By Shaun KernSurveys show that millennials visit bank branches less, value online banking more and carry higher levels of debt than prior generations—but not bank debt. Millennials carry more debt because they have seen education costs rise sharply and have overwhelmingly turned to student loans issued by the federal government to cover these costs.
Research by Harvard’s Joint Center for Housing Studies confirms this, showing that for households aged 20-39, the incidence of student loan debt rose from 16 percent in 1989 to 39 percent in 2013. Measured in constant dollars, there has been a drastic increase in student loan debt burdens of $50,000 or more, quadrupling from 4 percent in 1989 to 17 percent in 2013. With student loan debt having swelled to over $1.2 trillion in the United States, it has become the largest form of consumer debt held by American households.
The connection between housing and student loan debt is straightforward: millennials struggling with student loan debt are less able to afford a home. Student loan debt makes it more difficult to save for a down payment and also weighs unfavorably in “debt-to-income” calculations, making it harder to qualify for a mortgage in the first place. Rising rents in many American cities have also taken a larger share of millennial income, which further complicates the path to future home ownership.
For millennials seeking advanced degrees and opportunities in larger cities, these challenges are magnified. Nowhere is this more obvious than in Washington, D.C. From 2006 to 2009, census data shows that millennials were leaving the nation’s capital. However, immediately following the financial crisis, the D.C. metro area saw a migration of millennials larger than anywhere else in the country. This has made D.C. and its surrounding Virginia and Maryland suburbs the most millennial-dense metro area in the United States. However, millennials in cities like Washington face obvious challenges to homeownership and wealth building. To start, the median rent for a one-bedroom apartment in Washington is a staggering $2,000 per month. When this rent burden is combined with student loan obligations, the results are alarming.
Student loan obligations for millennials vary widely by the degree they earn, but a particularly vivid picture is painted with data on recent law school graduates. The American Bar Association estimated in 2012 that average student loan debt for law graduates of public and private law schools stood at $84,600 and $122,158, respectively. The student loan market is dominated by the federal government, which currently charges slightly above 6 percent for graduate student loans. After fees, the standard 10-year repayment schedule with a 6 percent rate and principal balance of $84,600 leads to payments of approximately $963 per month. If you change the principal balance to $122,158, the average debt for a recent private law school graduate, this leads to payments of approximately $1,390 per month.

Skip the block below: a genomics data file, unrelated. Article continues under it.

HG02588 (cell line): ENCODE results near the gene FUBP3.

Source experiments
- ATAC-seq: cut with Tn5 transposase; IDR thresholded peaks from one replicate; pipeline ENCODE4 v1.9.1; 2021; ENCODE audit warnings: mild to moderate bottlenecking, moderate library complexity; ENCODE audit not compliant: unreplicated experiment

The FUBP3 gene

Taken together, typical millennial lawyers in D.C. are paying nearly $2,000 per month in rent and roughly $1,000 or $1,400 per month in student loans. Great salaries like $100,000 per year turn out to be about $5,000 per month after necessary withholdings and taxes. Even with such a high a salary, 60-68 percent of this six-figure-earning millennial’s after-tax income would be dedicated to rent and student loans. This would leave $1,600-$2,000 per month to cover all of life’s expenses and save toward the future. If this millennial saves $500 a month—a sizeable fraction of his or her remaining income—this will lead to savings of $6,000 per year. However, the median sales price for a home in the D.C. metro area is currently $415,000. Saving $500 a month, it will take almost 14 years for this millennial to save enough for a traditional 20 percent down payment on a home that is priced at the median. While both home prices and this millennial’s income are likely to change over the years, this rough timetable speaks volumes about why millennials are not buying homes as early as their parents.
This illustration may bring you as close as you ever come to feeling bad for a young, highly paid lawyer in the nation’s capital. Still, it’s hard to garner too much sympathy for a millennial whose income places them near the top quintile of household income in America. Feelings aside, this shows how even high-earning millennials with the potential to be good bank customers can face financial hurdles that will take them years to overcome. Further, if this is the story of millennial success, then the tale of millennials that are struggling economically must be truly disquieting.
It’s not just Washington, it’s not just mortgages, and it’s not just lawyers, either. In slightly different variations, this type of financial landscape exists across America and affects a range of millennials who find themselves struggling to save for emergencies, get married, form a family or start a new business while also servicing their student loans.
Eventually these millennials will be well positioned to borrow again, but data and research suggests that this could take time. Millennials are justifiably shy about taking on new debt when they often find themselves with student loan balances equal to the mortgages on the homes they grew up in. These millennials have already mortgaged their future with student loans once. It should be no surprise to hear that they are not ready to do that twice.
Shaun Kern is counsel in ABA’s Office of Regulatory Policy.